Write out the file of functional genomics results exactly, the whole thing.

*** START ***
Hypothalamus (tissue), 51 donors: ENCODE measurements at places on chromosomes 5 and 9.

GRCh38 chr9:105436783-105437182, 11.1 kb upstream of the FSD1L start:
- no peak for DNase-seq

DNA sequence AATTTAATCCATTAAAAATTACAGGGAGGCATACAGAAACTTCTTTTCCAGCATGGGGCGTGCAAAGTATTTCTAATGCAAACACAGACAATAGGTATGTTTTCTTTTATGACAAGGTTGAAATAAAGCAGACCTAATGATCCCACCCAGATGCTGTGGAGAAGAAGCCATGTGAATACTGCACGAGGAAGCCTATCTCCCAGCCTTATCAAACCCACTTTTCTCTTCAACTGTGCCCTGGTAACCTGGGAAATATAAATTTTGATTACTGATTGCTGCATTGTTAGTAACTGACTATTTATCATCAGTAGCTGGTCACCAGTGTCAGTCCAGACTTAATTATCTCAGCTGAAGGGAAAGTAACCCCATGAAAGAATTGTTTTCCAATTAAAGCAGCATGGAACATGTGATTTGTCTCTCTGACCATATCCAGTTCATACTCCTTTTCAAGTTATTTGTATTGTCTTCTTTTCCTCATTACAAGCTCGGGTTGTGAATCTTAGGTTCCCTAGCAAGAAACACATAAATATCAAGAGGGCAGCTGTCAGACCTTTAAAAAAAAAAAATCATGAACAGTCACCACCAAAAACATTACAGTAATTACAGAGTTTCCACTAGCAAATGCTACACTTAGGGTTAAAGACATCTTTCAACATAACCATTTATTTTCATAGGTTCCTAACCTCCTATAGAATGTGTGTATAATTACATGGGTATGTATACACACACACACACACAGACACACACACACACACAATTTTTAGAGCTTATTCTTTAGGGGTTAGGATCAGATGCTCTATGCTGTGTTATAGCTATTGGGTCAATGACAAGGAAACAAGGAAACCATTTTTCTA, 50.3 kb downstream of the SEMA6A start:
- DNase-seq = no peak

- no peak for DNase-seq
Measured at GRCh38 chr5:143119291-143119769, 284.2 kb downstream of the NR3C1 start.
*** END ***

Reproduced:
Hypothalamus (tissue), 51 donors: ENCODE measurements at places on chromosomes 5 and 9.

GRCh38 chr9:105436783-105437182, 11.1 kb upstream of the FSD1L start:
- no peak for DNase-seq

DNA sequence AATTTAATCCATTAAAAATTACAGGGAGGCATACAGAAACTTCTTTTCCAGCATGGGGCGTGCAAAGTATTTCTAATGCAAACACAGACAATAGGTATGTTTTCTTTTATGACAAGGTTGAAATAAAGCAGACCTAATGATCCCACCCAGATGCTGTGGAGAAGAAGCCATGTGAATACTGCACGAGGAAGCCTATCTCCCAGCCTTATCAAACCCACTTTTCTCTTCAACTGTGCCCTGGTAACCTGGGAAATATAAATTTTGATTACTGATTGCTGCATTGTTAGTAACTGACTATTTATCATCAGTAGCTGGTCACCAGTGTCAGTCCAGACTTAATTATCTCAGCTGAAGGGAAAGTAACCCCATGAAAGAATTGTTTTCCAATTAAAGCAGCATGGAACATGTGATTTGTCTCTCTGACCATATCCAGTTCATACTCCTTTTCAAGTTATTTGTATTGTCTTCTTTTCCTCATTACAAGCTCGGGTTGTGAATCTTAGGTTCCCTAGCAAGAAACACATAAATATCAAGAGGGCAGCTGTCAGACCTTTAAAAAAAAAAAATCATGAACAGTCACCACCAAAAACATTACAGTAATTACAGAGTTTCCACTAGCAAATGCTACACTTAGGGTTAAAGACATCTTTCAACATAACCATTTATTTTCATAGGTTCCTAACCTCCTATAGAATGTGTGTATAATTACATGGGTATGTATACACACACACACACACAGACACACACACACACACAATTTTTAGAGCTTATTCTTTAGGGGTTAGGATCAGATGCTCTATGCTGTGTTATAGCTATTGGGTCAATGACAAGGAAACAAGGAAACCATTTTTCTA, 50.3 kb downstream of the SEMA6A start:
- DNase-seq = no peak

- no peak for DNase-seq
Measured at GRCh38 chr5:143119291-143119769, 284.2 kb downstream of the NR3C1 start.